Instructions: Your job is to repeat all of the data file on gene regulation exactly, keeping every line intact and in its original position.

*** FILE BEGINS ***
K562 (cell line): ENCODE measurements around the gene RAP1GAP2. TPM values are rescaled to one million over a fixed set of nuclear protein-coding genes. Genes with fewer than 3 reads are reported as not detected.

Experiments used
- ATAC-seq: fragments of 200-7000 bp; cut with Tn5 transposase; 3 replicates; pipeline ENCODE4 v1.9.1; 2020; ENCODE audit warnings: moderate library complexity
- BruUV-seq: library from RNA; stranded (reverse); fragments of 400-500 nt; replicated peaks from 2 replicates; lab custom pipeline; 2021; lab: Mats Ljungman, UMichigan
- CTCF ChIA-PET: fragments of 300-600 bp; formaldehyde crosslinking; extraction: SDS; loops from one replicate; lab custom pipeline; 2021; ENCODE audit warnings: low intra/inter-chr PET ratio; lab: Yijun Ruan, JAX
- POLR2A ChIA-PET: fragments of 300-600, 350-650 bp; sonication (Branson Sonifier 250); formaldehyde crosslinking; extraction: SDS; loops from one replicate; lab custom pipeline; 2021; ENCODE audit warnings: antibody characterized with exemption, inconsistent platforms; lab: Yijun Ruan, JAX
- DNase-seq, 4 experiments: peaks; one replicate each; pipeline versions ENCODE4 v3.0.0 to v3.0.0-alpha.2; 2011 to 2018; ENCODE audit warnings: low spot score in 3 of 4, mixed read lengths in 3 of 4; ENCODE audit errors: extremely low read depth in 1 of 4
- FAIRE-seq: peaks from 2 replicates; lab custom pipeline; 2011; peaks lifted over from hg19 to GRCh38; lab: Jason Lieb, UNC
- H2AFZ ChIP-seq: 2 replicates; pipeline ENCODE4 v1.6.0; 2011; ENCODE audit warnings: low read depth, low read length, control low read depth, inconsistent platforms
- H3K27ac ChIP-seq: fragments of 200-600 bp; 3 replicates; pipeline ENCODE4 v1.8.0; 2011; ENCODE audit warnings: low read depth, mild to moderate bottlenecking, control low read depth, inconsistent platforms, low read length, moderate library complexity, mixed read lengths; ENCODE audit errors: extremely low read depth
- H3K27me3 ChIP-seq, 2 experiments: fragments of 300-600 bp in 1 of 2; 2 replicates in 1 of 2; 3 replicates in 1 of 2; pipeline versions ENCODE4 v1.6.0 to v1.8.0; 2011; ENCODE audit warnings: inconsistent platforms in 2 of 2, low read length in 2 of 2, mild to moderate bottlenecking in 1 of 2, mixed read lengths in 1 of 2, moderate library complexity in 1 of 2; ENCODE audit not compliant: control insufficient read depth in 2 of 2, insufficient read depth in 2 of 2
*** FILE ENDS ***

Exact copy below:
K562 (cell line): ENCODE measurements around the gene RAP1GAP2. TPM values are rescaled to one million over a fixed set of nuclear protein-coding genes. Genes with fewer than 3 reads are reported as not detected.

Experiments used
- ATAC-seq: fragments of 200-7000 bp; cut with Tn5 transposase; 3 replicates; pipeline ENCODE4 v1.9.1; 2020; ENCODE audit warnings: moderate library complexity
- BruUV-seq: library from RNA; stranded (reverse); fragments of 400-500 nt; replicated peaks from 2 replicates; lab custom pipeline; 2021; lab: Mats Ljungman, UMichigan
- CTCF ChIA-PET: fragments of 300-600 bp; formaldehyde crosslinking; extraction: SDS; loops from one replicate; lab custom pipeline; 2021; ENCODE audit warnings: low intra/inter-chr PET ratio; lab: Yijun Ruan, JAX
- POLR2A ChIA-PET: fragments of 300-600, 350-650 bp; sonication (Branson Sonifier 250); formaldehyde crosslinking; extraction: SDS; loops from one replicate; lab custom pipeline; 2021; ENCODE audit warnings: antibody characterized with exemption, inconsistent platforms; lab: Yijun Ruan, JAX
- DNase-seq, 4 experiments: peaks; one replicate each; pipeline versions ENCODE4 v3.0.0 to v3.0.0-alpha.2; 2011 to 2018; ENCODE audit warnings: low spot score in 3 of 4, mixed read lengths in 3 of 4; ENCODE audit errors: extremely low read depth in 1 of 4
- FAIRE-seq: peaks from 2 replicates; lab custom pipeline; 2011; peaks lifted over from hg19 to GRCh38; lab: Jason Lieb, UNC
- H2AFZ ChIP-seq: 2 replicates; pipeline ENCODE4 v1.6.0; 2011; ENCODE audit warnings: low read depth, low read length, control low read depth, inconsistent platforms
- H3K27ac ChIP-seq: fragments of 200-600 bp; 3 replicates; pipeline ENCODE4 v1.8.0; 2011; ENCODE audit warnings: low read depth, mild to moderate bottlenecking, control low read depth, inconsistent platforms, low read length, moderate library complexity, mixed read lengths; ENCODE audit errors: extremely low read depth
- H3K27me3 ChIP-seq, 2 experiments: fragments of 300-600 bp in 1 of 2; 2 replicates in 1 of 2; 3 replicates in 1 of 2; pipeline versions ENCODE4 v1.6.0 to v1.8.0; 2011; ENCODE audit warnings: inconsistent platforms in 2 of 2, low read length in 2 of 2, mild to moderate bottlenecking in 1 of 2, mixed read lengths in 1 of 2, moderate library complexity in 1 of 2; ENCODE audit not compliant: control insufficient read depth in 2 of 2, insufficient read depth in 2 of 2